Title: The Three-Body Problem
Author: Cixin Liu Translated by Ken liu
Published by: Tor Books on November 11, 2014
Genre: Science Fiction,
Rating: ⭐ ⭐ ⭐ ⭐
Synopsis: The Three-Body Problem is the first chance for English-speaking readers to experience this multiple award winning phenomenon from China’s most beloved science fiction author, Liu Cixin.
Fans of hard SF will revel in this intricate and imaginative novel by one of China’s most celebrated genre writers. In 1967, physics professor Ye Zhetai is killed after he refuses to denounce the theory of relativity. His daughter, Ye Wenjie, witnesses his gruesome death.
Shortly after, she’s falsely charged with sedition for promoting the works of environmentalist Rachel Carson, and told she can avoid punishment by working at a defense research facility involved with the search for extraterrestrial intelligence. More than 40 years later, Ye’s work becomes linked to a string of physicist suicides and a complex role-playing game involving the classic physics problem of the title.
It was impossible to expect a moral awakening from humankind itself, just like it was impossible to expect humans to lift the earth by pulling up on their own hair. To achieve moral awakening required a force outside the human race.
If you somehow haven’t read the synopsis on the back of the book, don’t do it! It spoils a lot of the plot. Stick to the Goodreads synopsis, because that is all you need to know.
I’ve been intimidated by this book because it is adult sci-fi with some really hard science. I didn’t even take physics in high school. Fortunately, there were footnotes that helped me to understand what was going on and point me in the right direction for further research. Probably the most important concepts you might want to know about are Einstein’s theory of relativity and the three-body gravitational problem.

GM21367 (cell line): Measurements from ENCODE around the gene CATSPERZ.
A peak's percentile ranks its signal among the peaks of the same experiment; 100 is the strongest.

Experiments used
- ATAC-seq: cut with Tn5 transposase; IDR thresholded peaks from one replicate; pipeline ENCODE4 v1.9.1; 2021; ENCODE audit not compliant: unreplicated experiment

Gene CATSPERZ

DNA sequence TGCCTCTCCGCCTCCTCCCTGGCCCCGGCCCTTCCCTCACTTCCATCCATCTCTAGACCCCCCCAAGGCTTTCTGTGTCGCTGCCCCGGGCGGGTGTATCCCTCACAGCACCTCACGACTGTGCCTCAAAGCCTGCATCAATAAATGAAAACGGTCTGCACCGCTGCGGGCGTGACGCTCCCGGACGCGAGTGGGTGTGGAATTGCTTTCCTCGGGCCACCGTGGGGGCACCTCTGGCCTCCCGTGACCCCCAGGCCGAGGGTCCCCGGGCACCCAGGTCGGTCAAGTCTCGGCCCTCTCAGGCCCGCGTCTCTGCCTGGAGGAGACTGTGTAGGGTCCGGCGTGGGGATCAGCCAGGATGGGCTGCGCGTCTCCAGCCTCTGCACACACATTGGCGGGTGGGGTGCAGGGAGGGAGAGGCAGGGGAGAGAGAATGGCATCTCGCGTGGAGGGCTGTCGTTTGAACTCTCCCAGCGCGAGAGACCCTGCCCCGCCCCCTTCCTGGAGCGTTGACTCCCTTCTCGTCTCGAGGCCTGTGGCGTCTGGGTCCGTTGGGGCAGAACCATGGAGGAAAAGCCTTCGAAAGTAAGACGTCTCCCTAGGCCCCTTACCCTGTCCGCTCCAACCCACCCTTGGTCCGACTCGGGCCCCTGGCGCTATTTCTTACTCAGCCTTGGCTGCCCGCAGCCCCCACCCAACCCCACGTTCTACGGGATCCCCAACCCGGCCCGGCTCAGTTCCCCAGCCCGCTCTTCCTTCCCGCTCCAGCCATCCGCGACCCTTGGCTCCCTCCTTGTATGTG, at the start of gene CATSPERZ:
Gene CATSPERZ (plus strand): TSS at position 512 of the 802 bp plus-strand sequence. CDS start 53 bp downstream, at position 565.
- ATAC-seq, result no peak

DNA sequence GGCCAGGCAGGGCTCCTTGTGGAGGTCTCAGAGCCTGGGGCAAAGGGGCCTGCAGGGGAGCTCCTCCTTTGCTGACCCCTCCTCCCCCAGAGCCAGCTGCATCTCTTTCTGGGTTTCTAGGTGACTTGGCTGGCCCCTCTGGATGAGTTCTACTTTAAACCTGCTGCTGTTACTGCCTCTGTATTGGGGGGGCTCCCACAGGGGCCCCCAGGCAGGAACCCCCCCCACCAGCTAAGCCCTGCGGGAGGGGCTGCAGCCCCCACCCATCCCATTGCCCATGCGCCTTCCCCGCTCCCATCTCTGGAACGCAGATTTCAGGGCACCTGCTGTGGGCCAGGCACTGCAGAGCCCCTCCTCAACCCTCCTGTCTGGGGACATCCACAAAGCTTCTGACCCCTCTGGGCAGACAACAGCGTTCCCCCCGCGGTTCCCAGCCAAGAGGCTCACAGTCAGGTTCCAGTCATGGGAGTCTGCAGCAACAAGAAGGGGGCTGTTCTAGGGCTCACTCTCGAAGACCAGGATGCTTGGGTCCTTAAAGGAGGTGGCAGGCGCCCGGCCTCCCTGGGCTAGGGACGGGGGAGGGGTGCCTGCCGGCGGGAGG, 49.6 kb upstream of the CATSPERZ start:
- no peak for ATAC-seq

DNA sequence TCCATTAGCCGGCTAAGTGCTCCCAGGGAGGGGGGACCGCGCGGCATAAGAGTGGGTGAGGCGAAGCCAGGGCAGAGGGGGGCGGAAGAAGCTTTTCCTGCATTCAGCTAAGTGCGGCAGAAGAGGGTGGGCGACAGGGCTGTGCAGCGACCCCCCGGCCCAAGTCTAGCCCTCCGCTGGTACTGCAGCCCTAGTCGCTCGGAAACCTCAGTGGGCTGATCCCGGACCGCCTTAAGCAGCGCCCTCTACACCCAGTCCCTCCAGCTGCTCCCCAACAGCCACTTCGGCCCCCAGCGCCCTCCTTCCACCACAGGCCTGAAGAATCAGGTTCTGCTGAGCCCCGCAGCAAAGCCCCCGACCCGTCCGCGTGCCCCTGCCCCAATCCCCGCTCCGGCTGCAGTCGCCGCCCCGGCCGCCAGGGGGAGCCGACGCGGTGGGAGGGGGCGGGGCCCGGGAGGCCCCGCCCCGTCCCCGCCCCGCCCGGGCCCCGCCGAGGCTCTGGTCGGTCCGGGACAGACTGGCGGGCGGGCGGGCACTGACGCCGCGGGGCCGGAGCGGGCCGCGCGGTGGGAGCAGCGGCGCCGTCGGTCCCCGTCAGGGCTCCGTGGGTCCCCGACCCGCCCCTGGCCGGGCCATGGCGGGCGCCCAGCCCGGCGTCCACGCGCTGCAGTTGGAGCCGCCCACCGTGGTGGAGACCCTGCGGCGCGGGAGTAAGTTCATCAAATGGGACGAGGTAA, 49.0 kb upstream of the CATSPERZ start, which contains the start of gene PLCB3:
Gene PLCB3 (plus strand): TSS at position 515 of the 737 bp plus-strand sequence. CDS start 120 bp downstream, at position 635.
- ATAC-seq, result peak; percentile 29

The whole time I read this book I was fascinated yet creeped out. There were so many interesting concepts to learn about and so much mystery I kept trying to figure out, yet at the same time I kept getting the feeling that I was a tiny dot in a vast universe or like someone floating in the ocean without knowing that there’s a shark nearby. I felt like a small person in an unknown world and it was terrifying, but these feelings seem to be what Cixin Liu was trying to evoke in his readers. Cixin Liu’s writing and Ken Liu’s translation are simple, but there are small details like coding across the page and count downs actually being counted down that make you feel extra little.
This book deals with the concepts of being too limited to figure out the answers to the universe and how to deal if what you’ve been devoutly believing in your whole life was proven false. Many characters in this story are highly educated scientists, so you can imagine how these affect them. They become frustrated and overwhelmed and possibly end up questioning their own life. We are also asked to question our own existence. We can learn and discover and achieve, but what does that all matter when we are speckles on a planet that is a dot in a galaxy that isn’t even visible in a map of an ever growing universe?
Sometimes I thought life was precious, and everything was so important; but other times I thought humans were insignificant, and nothing was worthwhile. Anyway, my life passed day after day accompanied by this strange feeling, and before I knew it, I was old…
Usually I can only really get into stories with well developed characters, but this isn’t the case with The Three-Body Problem. The only character I might have cared for was Ye Wenjie, a scientist who witnesses her father being killed during China’s Cultural Revolution and who later is sent to work at a research facility in order to avoid punishment. Even then, I still needed to read between the lines to accept her actions and choices.
However, I don’t actually think the characters were that important. It’s the concepts and how these concepts affect people and civilization that make the story. Like I keep saying in this review, I felt like a tiny dot in a vast universe while reading, and this is how I imagined the characters, too. They just happened to exist in a bigger story, and I think this was intentional.
There is so much more I want to talk about in this review like the virtual reality game that is basically the Oasis of Ready Player One but for really smart people, but I think that will lead to spoilers. If you’ve been curious about this book, I highly recommend it! It is hard science fiction, but I think it is worth the extra work you may have to get everything you can out of the story.
Buddy read with Ryan.